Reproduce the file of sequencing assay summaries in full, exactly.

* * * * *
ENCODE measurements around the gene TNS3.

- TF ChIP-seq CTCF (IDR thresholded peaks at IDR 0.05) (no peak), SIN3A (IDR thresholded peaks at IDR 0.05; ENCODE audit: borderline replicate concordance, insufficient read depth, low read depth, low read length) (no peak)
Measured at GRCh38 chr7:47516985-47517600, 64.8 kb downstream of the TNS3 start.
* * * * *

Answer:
ENCODE measurements around the gene TNS3.

- TF ChIP-seq CTCF (IDR thresholded peaks at IDR 0.05) (no peak), SIN3A (IDR thresholded peaks at IDR 0.05; ENCODE audit: borderline replicate concordance, insufficient read depth, low read depth, low read length) (no peak)
Measured at GRCh38 chr7:47516985-47517600, 64.8 kb downstream of the TNS3 start.